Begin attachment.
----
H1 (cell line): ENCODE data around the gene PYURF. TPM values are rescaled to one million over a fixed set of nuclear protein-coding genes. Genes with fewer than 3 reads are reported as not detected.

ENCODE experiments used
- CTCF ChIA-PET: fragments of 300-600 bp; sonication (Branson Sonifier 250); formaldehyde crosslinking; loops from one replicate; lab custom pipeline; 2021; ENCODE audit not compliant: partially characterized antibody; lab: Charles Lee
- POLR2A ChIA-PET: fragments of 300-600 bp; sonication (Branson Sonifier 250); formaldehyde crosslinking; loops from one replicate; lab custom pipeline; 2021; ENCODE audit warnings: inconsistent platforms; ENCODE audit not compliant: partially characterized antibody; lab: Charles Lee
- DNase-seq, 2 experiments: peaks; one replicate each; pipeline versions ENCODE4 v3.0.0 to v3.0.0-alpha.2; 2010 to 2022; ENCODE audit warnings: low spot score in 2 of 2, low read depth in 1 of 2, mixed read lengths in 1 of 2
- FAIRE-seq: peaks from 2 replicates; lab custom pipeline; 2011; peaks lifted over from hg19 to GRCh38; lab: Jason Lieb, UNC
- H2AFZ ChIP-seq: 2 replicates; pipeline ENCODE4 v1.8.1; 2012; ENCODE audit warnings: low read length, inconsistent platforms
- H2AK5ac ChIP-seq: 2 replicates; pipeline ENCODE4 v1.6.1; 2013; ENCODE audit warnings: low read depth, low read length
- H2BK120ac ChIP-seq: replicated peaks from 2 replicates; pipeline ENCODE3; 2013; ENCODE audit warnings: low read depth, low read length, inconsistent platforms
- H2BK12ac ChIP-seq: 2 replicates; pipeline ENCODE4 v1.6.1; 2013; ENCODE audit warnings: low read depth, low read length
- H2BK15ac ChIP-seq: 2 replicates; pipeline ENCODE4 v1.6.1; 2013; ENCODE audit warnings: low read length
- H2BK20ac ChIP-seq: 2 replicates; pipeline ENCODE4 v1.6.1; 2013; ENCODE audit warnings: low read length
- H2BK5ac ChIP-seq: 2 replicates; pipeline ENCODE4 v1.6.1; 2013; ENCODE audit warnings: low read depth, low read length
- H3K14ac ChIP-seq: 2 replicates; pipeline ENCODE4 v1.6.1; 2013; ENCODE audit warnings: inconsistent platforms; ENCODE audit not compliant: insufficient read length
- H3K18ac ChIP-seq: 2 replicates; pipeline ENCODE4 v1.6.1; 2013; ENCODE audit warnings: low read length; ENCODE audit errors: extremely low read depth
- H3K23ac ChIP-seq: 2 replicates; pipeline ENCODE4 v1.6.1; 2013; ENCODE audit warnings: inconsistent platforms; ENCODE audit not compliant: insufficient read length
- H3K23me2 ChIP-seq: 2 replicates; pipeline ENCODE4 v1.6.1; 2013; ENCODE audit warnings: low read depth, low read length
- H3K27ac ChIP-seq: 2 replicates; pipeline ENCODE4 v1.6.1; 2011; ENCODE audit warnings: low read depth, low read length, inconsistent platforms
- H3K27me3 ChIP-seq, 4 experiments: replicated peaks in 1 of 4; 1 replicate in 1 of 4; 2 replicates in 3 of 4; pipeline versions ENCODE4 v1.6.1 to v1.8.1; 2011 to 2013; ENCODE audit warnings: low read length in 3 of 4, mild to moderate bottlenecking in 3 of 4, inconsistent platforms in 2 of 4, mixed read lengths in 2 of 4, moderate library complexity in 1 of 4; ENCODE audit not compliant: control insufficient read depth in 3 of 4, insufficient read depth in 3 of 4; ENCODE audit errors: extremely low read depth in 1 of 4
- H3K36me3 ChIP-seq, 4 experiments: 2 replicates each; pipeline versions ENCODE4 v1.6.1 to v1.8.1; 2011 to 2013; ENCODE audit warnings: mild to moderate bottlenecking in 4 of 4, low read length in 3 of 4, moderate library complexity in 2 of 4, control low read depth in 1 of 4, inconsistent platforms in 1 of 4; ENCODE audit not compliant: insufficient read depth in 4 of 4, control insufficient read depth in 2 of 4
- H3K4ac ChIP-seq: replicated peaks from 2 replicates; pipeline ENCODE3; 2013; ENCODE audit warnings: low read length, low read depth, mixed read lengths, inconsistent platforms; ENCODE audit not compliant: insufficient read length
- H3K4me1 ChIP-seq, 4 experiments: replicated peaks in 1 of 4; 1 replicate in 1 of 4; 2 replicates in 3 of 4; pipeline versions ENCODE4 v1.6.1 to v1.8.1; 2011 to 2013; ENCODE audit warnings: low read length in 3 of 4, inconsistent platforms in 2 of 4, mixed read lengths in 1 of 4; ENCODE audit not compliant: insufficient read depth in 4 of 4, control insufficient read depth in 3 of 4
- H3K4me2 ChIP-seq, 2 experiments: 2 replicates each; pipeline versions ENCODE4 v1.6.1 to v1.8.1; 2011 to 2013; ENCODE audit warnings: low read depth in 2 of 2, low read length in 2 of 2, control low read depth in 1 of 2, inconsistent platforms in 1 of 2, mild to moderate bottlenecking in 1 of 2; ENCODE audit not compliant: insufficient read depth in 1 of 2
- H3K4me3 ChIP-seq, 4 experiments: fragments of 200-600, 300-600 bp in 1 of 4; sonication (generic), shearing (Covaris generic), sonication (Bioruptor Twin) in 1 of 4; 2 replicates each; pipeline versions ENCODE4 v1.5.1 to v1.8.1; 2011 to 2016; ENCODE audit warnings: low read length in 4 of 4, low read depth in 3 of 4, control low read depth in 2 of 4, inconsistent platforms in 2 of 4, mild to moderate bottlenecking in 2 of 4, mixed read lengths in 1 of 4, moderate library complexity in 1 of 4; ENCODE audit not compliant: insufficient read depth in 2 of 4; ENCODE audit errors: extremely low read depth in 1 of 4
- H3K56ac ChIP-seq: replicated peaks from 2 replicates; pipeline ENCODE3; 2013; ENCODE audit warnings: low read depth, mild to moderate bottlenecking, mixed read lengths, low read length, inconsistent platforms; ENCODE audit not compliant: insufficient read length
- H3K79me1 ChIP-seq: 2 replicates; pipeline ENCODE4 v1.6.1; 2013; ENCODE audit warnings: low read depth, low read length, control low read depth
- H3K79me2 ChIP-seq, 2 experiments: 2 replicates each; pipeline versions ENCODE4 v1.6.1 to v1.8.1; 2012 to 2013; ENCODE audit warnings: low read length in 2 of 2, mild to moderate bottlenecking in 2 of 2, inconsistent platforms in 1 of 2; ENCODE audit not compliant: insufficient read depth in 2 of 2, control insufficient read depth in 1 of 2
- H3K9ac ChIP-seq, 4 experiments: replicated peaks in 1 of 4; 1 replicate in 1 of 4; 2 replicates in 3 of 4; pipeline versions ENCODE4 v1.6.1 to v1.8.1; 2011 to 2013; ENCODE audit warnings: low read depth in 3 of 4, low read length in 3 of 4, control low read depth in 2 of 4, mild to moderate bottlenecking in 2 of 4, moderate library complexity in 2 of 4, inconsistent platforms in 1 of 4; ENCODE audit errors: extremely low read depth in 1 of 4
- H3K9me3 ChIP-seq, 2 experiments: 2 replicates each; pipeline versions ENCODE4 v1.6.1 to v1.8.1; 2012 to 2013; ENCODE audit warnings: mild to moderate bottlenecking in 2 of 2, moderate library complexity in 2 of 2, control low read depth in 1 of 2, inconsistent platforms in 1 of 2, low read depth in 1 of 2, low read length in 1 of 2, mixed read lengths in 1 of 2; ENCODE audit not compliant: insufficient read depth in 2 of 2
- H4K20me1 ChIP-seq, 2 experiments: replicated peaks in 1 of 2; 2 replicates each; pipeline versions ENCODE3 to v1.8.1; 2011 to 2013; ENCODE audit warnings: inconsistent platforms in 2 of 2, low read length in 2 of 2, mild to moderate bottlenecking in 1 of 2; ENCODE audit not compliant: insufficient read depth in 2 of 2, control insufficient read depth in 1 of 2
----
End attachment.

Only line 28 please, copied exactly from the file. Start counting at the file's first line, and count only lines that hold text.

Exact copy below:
- H3K9ac ChIP-seq, 4 experiments: replicated peaks in 1 of 4; 1 replicate in 1 of 4; 2 replicates in 3 of 4; pipeline versions ENCODE4 v1.6.1 to v1.8.1; 2011 to 2013; ENCODE audit warnings: low read depth in 3 of 4, low read length in 3 of 4, control low read depth in 2 of 4, mild to moderate bottlenecking in 2 of 4, moderate library complexity in 2 of 4, inconsistent platforms in 1 of 4; ENCODE audit errors: extremely low read depth in 1 of 4